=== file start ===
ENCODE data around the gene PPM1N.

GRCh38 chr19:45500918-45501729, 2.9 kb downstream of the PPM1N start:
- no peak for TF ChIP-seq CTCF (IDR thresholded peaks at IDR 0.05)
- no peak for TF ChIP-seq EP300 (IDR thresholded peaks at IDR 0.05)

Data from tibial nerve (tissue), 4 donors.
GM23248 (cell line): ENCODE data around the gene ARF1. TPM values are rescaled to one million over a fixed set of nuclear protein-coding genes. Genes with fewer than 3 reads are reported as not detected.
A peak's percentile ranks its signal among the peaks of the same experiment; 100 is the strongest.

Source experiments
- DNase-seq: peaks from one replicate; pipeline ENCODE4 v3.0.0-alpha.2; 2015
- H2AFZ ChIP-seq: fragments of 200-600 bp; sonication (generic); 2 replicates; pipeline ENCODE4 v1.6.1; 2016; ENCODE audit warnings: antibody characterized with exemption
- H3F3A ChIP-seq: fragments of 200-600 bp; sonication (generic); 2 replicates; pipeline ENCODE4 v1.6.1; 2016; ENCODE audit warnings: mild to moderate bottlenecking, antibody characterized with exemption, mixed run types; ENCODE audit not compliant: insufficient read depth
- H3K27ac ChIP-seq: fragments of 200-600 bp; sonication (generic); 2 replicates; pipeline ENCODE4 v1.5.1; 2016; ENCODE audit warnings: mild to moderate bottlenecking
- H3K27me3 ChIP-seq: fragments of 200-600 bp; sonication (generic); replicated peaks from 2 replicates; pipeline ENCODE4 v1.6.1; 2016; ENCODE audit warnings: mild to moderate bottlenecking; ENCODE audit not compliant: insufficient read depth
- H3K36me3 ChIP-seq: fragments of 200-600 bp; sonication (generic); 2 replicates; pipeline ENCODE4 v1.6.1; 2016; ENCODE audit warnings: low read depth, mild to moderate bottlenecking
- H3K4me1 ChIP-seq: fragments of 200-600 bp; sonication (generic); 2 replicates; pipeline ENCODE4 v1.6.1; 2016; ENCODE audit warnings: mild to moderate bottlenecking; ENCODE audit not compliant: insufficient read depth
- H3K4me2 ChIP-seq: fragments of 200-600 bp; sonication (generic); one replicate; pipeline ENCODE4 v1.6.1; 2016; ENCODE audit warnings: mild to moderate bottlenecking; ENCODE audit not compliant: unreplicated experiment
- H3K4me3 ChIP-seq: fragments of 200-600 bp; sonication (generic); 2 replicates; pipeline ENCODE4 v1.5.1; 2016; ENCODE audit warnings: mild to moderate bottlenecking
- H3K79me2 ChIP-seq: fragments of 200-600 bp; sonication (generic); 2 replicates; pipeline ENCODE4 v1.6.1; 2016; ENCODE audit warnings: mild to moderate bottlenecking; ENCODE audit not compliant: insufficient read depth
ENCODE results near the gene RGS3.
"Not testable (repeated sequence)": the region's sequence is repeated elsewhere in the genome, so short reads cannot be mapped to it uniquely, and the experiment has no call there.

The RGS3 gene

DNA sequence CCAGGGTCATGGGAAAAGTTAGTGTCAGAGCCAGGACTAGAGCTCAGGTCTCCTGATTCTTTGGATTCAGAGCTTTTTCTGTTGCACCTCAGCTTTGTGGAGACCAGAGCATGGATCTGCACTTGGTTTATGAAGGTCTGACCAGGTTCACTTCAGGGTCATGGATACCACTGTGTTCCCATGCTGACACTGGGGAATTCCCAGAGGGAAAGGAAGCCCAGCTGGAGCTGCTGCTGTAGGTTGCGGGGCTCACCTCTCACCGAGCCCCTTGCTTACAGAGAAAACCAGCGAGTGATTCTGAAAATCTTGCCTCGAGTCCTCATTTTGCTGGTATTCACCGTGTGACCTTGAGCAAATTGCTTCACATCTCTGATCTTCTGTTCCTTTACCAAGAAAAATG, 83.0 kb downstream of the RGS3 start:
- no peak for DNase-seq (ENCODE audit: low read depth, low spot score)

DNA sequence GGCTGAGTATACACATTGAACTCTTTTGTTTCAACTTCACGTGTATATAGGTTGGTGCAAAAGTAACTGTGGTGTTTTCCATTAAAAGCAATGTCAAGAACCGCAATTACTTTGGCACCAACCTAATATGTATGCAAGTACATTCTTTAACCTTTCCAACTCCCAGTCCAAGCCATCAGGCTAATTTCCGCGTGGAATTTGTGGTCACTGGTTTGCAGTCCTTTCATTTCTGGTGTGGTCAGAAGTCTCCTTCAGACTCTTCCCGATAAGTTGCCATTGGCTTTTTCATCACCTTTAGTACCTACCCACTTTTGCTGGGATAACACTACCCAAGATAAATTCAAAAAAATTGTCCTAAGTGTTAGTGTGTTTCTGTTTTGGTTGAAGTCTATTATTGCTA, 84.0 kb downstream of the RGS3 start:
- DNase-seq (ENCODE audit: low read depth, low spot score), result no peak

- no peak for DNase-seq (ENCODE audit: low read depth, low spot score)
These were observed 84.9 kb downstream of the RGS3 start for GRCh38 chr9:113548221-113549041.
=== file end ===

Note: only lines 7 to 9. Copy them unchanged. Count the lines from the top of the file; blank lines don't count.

A peak's percentile ranks its signal among the peaks of the same experiment; 100 is the strongest.

Source experiments
- DNase-seq: peaks from one replicate; pipeline ENCODE4 v3.0.0-alpha.2; 2015